New preprint from the lab on “Network analysis to evaluate the impact of research funding on research community consolidation”

We (me and David Coil) have a new preprint out on analysis we did in collaboration with Daniel Hicks and Carl Stahmer also from UC Davis. The paper is an analysis of the Microbiology of the Built Environment program funded by the Alfred P. Sloan Foundation via analysis of publications from within and outside the program. We would love feedback …


Network analysis to evaluate the impact of research funding on research community consolidation. Daniel J Hicks, David A Coil, Carl G Stahmer, Jonathan A. Eisen.


In 2004, the Alfred P. Sloan Foundation launched a new program focused on incubating a new field, “Microbiology of the Built Environment” (MoBE). By the end of 2017, the program had supported the publication of hundreds of scholarly works, but it was unclear to what extent it had stimulated the development of a new research community. We identified 307 works funded by the MoBE program, as well as a comparison set of 698 authors who published in the same journals during the same period of time but were not part of the Sloan Foundation-funded collaboration. Our analysis of collaboration networks for both groups of authors suggests that the Sloan Foundation’s program resulted in a more consolidated community of researchers, specifically in terms of number of components, diameter, density, and transitivity of the coauthor networks. In addition to highlighting the success of this particular program, our method could be applied to other fields to examine the impact of funding programs and other large-scale initiatives on the formation of research communities.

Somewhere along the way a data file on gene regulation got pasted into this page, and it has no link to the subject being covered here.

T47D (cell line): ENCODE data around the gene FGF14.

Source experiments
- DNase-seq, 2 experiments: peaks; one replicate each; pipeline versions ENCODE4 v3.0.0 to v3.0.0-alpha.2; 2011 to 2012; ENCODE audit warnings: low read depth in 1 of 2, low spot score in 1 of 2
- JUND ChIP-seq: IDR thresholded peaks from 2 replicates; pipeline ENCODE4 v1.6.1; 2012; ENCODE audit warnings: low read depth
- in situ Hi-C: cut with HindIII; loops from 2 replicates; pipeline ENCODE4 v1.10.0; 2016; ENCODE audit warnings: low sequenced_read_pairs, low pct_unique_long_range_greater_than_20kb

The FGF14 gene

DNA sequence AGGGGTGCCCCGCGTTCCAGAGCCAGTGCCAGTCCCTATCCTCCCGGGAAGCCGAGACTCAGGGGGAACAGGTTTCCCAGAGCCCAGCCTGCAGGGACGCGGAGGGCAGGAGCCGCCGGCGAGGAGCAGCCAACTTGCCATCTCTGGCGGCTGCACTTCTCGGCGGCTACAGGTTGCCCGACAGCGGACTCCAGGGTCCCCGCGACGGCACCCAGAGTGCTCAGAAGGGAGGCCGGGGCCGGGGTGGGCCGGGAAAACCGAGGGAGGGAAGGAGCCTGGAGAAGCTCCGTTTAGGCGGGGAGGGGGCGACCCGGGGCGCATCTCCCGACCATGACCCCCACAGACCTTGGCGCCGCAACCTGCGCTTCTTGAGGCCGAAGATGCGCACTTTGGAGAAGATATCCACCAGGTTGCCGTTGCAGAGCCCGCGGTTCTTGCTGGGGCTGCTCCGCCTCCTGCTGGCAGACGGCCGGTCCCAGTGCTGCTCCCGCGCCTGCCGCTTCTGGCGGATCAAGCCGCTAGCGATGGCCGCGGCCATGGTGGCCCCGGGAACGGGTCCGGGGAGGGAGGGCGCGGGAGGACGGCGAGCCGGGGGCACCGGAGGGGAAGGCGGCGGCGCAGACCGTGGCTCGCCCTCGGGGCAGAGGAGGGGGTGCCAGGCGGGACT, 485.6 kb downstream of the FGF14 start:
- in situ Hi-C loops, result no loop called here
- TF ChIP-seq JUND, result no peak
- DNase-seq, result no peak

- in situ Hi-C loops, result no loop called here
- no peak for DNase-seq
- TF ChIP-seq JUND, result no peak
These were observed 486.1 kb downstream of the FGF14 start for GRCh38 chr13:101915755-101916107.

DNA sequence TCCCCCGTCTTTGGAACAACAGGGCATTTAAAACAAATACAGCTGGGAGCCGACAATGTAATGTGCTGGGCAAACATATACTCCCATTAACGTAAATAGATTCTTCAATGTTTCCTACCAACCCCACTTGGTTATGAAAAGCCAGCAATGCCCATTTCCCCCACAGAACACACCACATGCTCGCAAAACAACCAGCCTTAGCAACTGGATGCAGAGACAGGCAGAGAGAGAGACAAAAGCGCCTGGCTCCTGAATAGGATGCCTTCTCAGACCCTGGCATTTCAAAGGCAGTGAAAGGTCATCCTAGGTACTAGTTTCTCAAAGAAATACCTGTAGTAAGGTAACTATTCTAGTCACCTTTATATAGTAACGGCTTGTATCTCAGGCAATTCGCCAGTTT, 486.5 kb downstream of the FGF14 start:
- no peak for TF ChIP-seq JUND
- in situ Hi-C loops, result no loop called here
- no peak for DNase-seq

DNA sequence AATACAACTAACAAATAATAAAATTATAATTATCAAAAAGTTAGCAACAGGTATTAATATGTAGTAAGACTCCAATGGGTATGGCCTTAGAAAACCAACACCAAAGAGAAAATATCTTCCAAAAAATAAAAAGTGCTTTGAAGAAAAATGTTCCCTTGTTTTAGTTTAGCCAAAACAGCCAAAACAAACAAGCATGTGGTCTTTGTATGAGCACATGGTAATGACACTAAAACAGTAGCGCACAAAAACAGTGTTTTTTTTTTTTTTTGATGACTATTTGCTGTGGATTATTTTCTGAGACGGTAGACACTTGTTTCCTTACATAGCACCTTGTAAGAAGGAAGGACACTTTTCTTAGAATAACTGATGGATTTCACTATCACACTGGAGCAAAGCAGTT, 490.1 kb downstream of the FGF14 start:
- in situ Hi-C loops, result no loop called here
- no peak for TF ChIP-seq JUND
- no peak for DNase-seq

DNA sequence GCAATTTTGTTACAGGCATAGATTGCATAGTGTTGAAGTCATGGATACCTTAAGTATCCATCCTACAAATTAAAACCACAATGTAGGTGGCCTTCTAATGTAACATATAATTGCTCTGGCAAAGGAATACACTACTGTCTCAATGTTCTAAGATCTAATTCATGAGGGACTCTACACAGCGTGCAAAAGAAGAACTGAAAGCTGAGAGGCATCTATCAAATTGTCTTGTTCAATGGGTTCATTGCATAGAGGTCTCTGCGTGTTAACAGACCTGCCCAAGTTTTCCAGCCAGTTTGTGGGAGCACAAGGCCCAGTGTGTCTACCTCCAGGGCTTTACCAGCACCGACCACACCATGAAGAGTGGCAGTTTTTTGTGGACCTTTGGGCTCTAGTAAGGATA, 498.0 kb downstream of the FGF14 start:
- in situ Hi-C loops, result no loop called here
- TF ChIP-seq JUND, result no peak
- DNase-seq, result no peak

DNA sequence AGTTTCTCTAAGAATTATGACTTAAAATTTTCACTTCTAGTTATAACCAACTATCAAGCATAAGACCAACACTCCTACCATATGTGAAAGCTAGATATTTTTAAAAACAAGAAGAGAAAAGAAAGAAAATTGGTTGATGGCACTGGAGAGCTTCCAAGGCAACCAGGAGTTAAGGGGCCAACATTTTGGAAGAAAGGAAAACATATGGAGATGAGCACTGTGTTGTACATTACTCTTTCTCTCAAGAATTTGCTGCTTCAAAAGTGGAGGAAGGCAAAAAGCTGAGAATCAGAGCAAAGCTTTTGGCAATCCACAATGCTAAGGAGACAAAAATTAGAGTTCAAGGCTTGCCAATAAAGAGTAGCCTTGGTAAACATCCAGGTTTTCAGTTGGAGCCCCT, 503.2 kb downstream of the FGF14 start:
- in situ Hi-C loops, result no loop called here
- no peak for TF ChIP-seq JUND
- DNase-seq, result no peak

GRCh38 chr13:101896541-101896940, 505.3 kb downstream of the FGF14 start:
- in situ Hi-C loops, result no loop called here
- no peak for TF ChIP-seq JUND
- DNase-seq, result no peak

Everything (or, at least a lot) about Microbiology at UC Davis

Note – written in 2014 – in need of update

So – getting lots of calls and emails and having local meetings with people interested in microbiology at UC Davis.  Rather than continuing to answer each person separately I am just going to put everything together on this page. Departments and groups with a major focus on microbiology.

Departments with a lot of people working on microbiology

Continue reading “Everything (or, at least a lot) about Microbiology at UC Davis”

Bad microbiology reporting of the month award: C-Net on IBM "Sequencing the City" meeting

Well, I am still really annoyed by this unbearable article on C-Net yesterday: IBM sees big opportunity in sequencing microbes by Daniel Terdiman.  The article is about this “Sequencing the City” meeting organized by IBM that was on Tuesday and Wednesday.  I talked at the meeting on Tuesday (I could not go on Wednesday).  For more about my talk see: What to do when you realize the meeting you are speaking at is a YAMMM (yet another mostly male meeting)?.  But I am not criticizing the meeting here.  I am criticizing the article in C-Net which has many many flaws. For example consider:

According to James Kaufman, a research manager at the Almaden Research Center, the move to study metagenomics — the study of systems of micro-organisms — came from what he called a tipping point in big data. As more and more government-funded institutions study organisms and bacteria, they’ve collected more information about them, and submitted much of their work to centralized databases. “So there’s a growing library of genomes across the field of life,” Kaufman said. “That made possible metagenomics.”

What?  Metagenomics has been around for a long time.  Sure, many people in the field are taking advantage of so called big data, but there was no “tipping point” needed to launch the field.  This is just completely misguided.
And then even worse